“Far from Heaven,”
the movie set in Hartford, CT in the 1950's, was produced in 2002. Starring Julianne Moore, it received critical
praise and Oscar nominations. ‘Far from Heaven,” the musical, is
playing now through July 7 at Playwrights Horizons. Its run has been extended because the team and
the cast are greatly-talented and high hopes were pinned on this new work.
However, despite Kelli O'Hara's gorgeous self and voice,
Catherine Zuber's beautiful candy-colored costumes that magically disguise
O'Hara's widely developing pregnancy, Nancy Anderson's artistry, and Isaiah Johnson's sincerity, Richard
Greenberg's stolid Book, Scott Frankel's melodic but meandering Music and
Michael Korie's Lyrics are soporific. I had so looked forward to this, but the
two hours and twenty minutes seemed like 4 hours. In short, the story, although
touching on dramatic moments, is more a history play, and thank goodness it is
so terribly dated. I lived through this
era, punctuated by bigotry of all kinds, and didn't like it.
Directed by Michael Greif, who also worked on “Grey Gardens” with Frankel and Korie,
the story centers on Cathy Whitaker, young wife and mother. She seems to be
living the lush life with husband, Frank (Steven Pasquale), and a son and
daughter. While she is entertaining and running charity events, her husband is
climbing the business ladder. When he is arrested for drunkenness and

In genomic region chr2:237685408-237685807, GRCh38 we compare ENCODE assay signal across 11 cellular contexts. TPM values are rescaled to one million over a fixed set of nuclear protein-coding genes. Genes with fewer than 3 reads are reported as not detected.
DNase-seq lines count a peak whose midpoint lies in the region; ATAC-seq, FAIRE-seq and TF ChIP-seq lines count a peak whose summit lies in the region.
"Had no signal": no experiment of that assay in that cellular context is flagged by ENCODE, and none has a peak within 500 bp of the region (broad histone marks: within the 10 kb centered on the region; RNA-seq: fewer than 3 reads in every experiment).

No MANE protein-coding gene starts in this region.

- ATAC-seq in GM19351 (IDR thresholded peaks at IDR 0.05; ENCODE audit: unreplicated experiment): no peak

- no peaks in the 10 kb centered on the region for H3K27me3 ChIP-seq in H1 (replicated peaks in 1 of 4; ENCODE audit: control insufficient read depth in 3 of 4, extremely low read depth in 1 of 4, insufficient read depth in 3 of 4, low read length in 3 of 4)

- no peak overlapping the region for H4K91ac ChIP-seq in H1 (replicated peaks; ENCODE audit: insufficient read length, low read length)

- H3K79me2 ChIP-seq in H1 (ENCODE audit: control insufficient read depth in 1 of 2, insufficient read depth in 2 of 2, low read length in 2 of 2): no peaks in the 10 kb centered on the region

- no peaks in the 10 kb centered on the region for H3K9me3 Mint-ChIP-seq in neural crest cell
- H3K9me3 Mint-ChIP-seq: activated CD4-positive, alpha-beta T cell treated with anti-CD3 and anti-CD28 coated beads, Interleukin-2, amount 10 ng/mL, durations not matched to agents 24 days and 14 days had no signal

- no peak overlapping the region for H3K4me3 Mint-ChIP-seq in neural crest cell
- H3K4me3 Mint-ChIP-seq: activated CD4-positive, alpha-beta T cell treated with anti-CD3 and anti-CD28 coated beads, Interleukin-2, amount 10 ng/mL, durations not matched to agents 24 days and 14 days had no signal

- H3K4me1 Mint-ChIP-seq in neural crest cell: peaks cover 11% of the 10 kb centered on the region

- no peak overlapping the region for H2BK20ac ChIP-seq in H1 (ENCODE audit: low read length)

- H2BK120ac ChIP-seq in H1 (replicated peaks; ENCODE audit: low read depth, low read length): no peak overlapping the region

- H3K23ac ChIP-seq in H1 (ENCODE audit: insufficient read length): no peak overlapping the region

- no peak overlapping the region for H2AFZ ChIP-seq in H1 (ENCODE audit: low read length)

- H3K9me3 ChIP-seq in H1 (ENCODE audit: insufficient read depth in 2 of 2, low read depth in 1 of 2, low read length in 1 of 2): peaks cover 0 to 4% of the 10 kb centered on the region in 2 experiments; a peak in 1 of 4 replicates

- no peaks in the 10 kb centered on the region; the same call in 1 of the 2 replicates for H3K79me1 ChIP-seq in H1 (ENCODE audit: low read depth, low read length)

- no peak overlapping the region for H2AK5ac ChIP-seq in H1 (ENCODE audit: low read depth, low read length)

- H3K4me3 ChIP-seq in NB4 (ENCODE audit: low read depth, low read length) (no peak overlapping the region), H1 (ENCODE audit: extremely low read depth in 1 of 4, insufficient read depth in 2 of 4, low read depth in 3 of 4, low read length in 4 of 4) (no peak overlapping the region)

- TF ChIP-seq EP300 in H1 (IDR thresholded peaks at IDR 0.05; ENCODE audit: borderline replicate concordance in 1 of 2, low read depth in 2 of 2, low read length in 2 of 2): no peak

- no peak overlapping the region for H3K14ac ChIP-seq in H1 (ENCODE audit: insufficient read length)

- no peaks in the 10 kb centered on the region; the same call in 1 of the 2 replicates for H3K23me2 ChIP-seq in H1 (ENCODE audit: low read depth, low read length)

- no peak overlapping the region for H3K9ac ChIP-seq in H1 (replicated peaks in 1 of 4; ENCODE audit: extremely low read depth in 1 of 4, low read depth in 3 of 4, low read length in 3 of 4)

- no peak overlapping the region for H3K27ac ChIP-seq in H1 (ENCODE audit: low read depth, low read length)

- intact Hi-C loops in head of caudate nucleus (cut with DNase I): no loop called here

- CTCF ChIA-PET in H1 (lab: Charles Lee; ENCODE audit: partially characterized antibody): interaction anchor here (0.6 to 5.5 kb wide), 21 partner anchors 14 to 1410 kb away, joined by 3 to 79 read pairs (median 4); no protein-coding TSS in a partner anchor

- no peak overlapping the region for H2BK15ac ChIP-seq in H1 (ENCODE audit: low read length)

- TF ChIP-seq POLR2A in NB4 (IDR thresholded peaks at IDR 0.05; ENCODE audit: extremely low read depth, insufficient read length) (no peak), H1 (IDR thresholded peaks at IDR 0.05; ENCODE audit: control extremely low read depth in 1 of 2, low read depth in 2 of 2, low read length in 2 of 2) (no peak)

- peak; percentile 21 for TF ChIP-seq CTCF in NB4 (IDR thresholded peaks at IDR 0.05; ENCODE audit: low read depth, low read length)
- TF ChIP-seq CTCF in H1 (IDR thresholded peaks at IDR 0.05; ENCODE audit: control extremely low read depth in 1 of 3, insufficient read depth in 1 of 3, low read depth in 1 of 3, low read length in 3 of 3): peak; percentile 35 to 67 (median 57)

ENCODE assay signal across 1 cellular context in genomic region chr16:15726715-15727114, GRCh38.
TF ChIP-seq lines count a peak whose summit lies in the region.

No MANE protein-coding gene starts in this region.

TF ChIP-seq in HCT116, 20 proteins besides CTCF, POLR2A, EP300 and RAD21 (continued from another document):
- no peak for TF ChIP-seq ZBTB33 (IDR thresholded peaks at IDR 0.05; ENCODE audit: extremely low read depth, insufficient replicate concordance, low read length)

loitering, she is naïve and blames it on the cops; when she catches him in an
after-hours embrace with a man, she is forced to face facts. She suggests a
doctor to “cure” him and he tries, even going on a vacation to Miami with her.
In the end, he informs her by phone (today it would be by
email) that he is moving out and moving on with a male lover. Meanwhile, Cathy
has found solace with Raymond Deagen, Isaiah Johnson, the college-educated
gardener, who is a widower with a child. The only hitch: the fact that he is
black makes good gossip for friends and the local newspaper. Her best friend,
Eleanor, a fine Nancy Anderson, is upset with her. And this does not end well,
either. Raymond realizes the problems inherent in the relationship and is
moving with his daughter to Baltimore.
There are errors in this production that begin with the set,
a series of cages and projections that are unattractive and confining. Quincy Tyler Bernstine, a terrific actress,
playing the maid Sybil, here, is barely used.
It takes the whole show to the final song. “Heaven Knows,” sung by Cathy
to plumb the feelings of this very ladylike woman. O'Hara's portrayal reminds
me of Pat Nixon, who always kept a stiff upper lip under terrible
circumstances. It is accurate, but not theatrical.
“Far From Heaven” will
play through July 7 at Playwrights Horizons.